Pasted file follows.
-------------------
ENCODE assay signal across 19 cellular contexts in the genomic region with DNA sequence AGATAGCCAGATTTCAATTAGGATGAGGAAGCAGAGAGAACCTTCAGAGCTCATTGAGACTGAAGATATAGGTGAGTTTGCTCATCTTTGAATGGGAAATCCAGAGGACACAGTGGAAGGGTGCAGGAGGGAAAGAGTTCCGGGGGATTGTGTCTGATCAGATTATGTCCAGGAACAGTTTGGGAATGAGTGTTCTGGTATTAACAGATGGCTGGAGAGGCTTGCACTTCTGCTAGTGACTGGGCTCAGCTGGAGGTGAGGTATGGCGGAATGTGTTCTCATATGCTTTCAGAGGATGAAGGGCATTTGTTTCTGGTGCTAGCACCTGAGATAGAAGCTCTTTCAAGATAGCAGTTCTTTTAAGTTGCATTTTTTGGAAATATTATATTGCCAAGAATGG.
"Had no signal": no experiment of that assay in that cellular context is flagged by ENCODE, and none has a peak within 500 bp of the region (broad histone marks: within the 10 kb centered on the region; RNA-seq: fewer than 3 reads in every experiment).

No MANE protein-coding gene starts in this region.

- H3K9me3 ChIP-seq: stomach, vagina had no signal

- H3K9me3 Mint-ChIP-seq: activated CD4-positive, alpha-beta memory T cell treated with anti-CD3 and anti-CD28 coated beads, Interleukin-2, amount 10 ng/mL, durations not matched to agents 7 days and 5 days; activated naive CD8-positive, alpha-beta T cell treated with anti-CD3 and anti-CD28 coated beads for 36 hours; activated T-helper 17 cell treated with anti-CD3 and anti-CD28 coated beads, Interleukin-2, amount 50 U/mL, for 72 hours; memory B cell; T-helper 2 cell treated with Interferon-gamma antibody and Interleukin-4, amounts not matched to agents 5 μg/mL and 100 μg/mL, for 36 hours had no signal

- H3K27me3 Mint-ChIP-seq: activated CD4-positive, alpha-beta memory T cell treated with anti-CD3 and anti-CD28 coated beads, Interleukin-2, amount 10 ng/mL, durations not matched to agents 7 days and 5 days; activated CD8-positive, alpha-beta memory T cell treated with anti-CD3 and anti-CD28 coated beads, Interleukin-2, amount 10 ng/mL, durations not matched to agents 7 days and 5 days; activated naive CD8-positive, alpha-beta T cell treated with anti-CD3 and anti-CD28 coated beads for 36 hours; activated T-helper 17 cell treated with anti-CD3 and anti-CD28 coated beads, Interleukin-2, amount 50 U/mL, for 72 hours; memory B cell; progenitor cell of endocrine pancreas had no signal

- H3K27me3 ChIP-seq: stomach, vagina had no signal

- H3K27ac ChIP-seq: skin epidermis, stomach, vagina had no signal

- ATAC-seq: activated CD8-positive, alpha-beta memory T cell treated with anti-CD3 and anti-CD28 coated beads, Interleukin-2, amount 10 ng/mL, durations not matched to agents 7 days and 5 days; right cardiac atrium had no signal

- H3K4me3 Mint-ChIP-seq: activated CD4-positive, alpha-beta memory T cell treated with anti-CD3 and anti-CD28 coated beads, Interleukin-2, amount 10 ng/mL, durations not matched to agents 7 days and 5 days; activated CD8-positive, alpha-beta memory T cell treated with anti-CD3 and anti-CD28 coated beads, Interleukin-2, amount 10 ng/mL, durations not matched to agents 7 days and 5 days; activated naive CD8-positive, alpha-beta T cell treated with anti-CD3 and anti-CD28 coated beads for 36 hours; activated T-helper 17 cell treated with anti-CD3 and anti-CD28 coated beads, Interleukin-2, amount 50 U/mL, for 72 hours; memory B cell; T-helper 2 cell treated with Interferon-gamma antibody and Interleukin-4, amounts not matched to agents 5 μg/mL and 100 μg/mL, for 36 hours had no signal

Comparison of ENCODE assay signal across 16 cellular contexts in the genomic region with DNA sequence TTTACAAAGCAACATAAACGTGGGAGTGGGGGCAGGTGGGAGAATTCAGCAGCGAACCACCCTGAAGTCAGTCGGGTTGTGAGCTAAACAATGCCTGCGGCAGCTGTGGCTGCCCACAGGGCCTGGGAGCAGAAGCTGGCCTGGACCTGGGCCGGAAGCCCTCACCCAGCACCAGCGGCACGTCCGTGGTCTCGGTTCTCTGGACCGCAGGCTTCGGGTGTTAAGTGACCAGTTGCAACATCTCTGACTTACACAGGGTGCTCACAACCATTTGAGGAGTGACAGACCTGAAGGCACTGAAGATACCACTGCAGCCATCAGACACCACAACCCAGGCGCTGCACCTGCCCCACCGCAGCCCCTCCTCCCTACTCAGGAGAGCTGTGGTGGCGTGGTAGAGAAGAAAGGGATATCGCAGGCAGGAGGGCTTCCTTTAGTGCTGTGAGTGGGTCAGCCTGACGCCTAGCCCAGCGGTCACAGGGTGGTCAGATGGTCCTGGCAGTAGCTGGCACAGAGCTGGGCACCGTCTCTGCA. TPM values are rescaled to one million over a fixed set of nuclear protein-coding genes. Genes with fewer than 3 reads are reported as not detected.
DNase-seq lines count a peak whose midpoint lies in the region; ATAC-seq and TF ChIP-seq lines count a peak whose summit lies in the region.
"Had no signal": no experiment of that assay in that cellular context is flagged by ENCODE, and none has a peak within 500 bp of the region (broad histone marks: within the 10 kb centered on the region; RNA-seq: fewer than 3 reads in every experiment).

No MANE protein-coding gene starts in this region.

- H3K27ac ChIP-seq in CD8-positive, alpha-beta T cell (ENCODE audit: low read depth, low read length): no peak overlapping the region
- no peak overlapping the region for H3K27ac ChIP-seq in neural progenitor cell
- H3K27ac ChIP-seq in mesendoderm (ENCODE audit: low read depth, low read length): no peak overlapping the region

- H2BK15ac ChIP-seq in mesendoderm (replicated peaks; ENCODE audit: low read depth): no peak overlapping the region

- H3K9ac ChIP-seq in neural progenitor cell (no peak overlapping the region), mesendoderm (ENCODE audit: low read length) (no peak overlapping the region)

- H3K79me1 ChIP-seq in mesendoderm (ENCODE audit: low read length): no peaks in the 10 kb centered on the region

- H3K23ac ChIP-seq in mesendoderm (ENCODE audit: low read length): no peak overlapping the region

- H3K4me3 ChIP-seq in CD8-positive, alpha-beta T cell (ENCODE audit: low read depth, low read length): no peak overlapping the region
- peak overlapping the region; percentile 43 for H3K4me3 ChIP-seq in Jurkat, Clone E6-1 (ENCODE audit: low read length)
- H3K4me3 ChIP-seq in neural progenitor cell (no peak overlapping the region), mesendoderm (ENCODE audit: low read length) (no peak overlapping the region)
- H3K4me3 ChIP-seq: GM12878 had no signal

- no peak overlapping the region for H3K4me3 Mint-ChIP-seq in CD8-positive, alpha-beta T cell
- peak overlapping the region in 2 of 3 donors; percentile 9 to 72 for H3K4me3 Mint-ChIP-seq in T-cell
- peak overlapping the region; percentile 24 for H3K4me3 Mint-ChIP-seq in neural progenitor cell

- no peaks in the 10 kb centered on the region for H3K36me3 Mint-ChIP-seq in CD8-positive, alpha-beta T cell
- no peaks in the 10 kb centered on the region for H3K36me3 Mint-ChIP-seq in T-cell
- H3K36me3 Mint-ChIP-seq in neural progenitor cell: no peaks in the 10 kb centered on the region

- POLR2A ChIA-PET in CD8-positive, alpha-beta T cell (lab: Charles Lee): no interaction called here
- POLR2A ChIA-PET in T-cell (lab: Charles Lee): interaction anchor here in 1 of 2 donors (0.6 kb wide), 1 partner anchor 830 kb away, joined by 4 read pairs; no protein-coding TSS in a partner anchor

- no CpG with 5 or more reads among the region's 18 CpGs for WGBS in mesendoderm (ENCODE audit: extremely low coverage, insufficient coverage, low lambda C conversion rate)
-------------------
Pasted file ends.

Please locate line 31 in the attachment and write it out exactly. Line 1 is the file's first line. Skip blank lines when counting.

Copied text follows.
- H3K36me3 Mint-ChIP-seq in neural progenitor cell: no peaks in the 10 kb centered on the region